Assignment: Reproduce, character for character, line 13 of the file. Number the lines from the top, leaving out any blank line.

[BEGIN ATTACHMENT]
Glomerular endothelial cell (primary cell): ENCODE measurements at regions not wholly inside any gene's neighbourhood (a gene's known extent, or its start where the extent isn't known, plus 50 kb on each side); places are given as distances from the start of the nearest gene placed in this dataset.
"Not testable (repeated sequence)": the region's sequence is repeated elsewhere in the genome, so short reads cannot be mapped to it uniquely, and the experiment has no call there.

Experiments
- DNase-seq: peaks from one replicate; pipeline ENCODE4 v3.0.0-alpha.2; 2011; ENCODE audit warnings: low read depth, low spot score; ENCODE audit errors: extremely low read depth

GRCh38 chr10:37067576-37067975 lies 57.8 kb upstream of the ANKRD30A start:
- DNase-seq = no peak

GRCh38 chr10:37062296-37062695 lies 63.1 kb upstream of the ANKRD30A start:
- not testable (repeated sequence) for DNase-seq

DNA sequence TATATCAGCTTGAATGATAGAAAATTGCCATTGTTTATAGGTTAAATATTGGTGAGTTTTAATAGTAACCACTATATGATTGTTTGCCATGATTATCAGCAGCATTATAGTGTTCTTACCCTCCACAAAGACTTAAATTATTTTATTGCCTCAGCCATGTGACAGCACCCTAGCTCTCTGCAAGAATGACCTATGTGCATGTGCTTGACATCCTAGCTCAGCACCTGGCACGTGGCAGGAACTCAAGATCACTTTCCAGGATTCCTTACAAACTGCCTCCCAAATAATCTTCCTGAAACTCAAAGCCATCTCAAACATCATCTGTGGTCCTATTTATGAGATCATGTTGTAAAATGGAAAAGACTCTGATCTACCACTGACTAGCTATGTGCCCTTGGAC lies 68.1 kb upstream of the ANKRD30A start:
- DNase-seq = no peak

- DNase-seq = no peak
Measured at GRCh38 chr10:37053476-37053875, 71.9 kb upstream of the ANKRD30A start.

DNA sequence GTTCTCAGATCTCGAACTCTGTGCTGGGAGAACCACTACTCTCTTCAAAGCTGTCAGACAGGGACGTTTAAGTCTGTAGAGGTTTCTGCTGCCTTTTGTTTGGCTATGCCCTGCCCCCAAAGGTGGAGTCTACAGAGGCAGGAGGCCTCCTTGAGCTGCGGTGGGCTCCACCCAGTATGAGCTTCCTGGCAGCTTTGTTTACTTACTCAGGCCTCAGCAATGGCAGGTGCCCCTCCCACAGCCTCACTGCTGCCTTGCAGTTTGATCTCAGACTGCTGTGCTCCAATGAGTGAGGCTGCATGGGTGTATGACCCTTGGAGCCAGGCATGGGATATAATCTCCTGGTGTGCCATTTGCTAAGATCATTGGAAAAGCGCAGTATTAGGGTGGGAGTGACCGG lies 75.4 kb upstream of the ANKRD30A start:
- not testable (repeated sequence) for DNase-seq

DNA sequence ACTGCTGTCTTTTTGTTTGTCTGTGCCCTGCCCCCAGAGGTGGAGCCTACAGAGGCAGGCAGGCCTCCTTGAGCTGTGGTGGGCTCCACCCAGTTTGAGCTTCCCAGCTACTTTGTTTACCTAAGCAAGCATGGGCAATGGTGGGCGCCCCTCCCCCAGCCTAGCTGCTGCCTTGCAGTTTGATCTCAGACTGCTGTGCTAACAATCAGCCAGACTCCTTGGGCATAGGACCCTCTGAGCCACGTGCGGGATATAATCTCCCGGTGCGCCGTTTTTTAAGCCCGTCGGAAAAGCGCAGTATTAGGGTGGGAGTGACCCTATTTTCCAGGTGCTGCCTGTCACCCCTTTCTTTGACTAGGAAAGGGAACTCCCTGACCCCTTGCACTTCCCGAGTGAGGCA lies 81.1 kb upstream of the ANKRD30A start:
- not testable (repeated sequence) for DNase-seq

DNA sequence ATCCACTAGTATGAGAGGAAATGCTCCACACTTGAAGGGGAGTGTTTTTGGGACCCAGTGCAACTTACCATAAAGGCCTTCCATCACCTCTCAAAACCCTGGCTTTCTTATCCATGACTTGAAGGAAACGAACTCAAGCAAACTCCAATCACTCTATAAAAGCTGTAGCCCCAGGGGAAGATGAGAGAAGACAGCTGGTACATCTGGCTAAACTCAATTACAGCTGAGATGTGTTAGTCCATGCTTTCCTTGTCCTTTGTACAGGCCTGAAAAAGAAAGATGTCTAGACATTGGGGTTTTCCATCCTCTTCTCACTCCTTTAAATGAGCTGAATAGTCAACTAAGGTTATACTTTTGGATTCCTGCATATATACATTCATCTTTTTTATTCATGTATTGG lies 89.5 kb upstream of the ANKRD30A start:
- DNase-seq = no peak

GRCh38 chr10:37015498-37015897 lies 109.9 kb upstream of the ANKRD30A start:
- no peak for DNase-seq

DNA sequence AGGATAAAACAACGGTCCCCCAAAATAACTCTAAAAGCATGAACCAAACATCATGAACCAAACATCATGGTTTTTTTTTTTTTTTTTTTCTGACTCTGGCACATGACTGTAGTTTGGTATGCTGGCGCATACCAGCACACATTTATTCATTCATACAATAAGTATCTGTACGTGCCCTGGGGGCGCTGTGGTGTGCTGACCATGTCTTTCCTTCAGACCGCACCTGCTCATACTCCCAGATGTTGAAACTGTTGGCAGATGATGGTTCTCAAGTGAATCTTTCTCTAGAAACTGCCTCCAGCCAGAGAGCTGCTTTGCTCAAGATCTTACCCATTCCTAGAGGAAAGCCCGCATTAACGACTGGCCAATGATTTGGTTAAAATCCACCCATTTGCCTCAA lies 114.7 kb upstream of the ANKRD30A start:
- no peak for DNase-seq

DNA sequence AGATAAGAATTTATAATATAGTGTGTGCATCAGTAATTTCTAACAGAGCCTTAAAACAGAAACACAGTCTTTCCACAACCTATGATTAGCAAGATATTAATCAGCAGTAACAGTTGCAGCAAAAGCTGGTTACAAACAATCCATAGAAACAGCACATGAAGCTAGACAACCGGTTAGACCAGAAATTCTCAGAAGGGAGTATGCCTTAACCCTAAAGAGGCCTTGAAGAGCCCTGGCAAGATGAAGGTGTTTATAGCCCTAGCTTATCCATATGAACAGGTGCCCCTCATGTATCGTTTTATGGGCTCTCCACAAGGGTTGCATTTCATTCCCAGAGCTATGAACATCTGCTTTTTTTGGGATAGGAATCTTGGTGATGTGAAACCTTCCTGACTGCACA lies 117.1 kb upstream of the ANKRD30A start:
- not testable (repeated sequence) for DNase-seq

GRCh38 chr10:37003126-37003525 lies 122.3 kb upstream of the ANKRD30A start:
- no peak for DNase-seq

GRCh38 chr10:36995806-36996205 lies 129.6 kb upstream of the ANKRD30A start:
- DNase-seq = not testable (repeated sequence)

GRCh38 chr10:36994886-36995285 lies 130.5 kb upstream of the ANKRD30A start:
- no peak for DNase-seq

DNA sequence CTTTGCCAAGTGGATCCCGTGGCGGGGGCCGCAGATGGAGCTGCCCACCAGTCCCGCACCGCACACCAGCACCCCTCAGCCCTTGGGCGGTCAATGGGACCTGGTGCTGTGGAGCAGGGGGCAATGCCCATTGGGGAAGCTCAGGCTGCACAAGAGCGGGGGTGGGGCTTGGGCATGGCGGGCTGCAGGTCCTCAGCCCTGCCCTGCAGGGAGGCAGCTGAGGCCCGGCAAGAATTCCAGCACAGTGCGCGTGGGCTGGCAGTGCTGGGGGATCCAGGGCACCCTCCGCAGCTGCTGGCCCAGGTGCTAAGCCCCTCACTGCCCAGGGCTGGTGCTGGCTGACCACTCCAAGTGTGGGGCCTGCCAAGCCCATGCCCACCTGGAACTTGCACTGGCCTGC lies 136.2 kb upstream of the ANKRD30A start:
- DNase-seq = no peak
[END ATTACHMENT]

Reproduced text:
DNA sequence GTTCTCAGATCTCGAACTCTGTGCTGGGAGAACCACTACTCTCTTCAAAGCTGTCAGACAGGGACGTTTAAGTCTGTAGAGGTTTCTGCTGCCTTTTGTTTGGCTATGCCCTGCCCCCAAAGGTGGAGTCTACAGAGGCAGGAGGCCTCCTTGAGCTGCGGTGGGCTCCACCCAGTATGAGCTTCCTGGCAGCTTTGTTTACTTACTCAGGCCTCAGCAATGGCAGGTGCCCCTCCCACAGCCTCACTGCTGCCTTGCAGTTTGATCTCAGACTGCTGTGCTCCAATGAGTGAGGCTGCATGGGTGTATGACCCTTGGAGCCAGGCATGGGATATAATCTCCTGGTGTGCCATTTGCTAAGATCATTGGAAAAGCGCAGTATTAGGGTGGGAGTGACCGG lies 75.4 kb upstream of the ANKRD30A start: